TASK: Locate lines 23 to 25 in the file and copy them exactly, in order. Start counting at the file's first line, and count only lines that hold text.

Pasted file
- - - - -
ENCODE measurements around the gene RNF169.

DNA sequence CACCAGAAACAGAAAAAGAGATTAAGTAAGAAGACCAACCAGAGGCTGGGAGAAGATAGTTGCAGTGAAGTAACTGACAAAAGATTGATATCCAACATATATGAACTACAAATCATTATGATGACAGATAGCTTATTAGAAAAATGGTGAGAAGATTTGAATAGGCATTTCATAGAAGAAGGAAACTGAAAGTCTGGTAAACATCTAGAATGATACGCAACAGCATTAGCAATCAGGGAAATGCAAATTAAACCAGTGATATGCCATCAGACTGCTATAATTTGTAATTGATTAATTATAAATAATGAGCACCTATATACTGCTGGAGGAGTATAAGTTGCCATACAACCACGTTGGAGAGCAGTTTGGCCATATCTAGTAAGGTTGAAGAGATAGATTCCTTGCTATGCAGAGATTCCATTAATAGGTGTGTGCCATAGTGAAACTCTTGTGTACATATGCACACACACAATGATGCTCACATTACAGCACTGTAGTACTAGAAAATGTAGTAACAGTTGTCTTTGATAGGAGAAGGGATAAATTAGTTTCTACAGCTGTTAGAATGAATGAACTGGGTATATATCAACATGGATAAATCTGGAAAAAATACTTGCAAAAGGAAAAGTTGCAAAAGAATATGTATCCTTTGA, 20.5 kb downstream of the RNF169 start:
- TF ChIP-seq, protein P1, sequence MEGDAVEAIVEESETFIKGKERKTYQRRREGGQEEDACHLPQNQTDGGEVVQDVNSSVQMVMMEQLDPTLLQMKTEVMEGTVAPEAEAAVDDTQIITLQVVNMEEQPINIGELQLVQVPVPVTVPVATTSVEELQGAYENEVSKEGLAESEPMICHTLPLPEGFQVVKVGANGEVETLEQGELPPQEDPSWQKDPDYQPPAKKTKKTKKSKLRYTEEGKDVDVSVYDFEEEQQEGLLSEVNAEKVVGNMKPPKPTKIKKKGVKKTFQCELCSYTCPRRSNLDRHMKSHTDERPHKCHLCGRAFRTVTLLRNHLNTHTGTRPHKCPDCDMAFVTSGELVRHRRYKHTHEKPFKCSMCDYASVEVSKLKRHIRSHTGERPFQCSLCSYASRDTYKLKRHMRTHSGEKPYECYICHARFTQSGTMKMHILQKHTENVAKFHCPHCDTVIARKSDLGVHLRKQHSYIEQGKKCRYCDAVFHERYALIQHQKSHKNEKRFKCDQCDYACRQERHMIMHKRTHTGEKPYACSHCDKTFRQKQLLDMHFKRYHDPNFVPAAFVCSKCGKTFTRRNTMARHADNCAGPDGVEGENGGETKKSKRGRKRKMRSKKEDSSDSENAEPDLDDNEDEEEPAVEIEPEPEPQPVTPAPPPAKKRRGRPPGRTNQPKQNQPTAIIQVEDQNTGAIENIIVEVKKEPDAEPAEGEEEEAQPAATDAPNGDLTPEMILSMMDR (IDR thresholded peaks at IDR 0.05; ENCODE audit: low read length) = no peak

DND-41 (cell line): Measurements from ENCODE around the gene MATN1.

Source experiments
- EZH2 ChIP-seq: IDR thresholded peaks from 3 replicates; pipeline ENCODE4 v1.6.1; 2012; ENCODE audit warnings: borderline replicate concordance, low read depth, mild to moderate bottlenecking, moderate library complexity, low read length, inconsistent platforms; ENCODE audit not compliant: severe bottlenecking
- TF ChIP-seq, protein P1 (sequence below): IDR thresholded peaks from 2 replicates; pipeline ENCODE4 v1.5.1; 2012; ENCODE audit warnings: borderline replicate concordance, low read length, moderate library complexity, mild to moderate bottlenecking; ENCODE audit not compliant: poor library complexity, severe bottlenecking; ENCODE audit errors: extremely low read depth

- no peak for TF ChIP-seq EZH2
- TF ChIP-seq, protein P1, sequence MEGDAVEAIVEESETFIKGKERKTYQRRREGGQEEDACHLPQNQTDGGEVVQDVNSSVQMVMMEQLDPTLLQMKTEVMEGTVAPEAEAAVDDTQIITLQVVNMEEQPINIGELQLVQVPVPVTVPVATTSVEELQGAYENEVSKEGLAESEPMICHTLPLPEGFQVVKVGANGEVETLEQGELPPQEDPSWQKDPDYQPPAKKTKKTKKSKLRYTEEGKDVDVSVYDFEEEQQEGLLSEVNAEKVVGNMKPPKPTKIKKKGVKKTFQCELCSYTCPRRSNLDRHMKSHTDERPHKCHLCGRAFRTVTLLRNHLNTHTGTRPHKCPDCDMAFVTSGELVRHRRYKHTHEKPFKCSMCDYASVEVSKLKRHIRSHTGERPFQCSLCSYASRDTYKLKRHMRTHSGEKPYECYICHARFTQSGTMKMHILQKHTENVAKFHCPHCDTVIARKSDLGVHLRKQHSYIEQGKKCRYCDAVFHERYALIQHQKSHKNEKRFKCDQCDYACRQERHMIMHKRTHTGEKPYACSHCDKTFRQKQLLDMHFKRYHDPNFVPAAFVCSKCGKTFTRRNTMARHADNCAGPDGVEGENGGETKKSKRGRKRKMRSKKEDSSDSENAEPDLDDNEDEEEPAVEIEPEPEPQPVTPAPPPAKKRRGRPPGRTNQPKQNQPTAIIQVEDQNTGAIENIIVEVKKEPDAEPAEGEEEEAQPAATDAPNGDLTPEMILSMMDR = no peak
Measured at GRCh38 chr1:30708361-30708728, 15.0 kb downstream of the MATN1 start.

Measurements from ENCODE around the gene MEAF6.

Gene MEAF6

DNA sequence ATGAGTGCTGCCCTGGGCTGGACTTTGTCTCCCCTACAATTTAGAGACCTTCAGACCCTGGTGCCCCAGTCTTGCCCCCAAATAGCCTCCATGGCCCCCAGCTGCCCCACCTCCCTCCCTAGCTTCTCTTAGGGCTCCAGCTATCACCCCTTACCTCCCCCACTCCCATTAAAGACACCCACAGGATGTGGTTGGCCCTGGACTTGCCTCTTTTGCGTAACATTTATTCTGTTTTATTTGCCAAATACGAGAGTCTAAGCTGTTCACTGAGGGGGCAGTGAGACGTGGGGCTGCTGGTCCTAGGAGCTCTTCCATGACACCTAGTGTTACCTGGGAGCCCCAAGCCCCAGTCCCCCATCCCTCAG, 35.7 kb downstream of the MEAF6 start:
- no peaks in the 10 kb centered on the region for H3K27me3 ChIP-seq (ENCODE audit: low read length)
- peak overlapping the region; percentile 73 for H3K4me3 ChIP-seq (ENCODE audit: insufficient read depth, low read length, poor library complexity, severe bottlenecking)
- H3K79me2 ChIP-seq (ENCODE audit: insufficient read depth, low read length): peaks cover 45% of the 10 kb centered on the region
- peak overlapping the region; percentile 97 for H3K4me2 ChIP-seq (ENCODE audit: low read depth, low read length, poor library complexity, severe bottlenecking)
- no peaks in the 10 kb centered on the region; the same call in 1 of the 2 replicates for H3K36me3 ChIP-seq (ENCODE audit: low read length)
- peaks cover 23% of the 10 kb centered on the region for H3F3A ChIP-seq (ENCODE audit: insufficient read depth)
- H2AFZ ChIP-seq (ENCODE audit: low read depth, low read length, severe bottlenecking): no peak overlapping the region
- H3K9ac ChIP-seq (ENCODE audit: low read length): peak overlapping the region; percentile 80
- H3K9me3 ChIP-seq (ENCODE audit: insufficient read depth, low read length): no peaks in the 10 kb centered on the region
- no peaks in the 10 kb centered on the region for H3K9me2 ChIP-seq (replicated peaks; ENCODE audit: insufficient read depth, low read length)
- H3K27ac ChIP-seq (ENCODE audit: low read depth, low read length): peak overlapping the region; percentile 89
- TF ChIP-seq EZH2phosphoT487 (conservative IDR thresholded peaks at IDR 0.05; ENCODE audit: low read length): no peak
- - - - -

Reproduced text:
- no peaks in the 10 kb centered on the region for H3K9me2 ChIP-seq (replicated peaks; ENCODE audit: insufficient read depth, low read length)
- H3K27ac ChIP-seq (ENCODE audit: low read depth, low read length): peak overlapping the region; percentile 89
- TF ChIP-seq EZH2phosphoT487 (conservative IDR thresholded peaks at IDR 0.05; ENCODE audit: low read length): no peak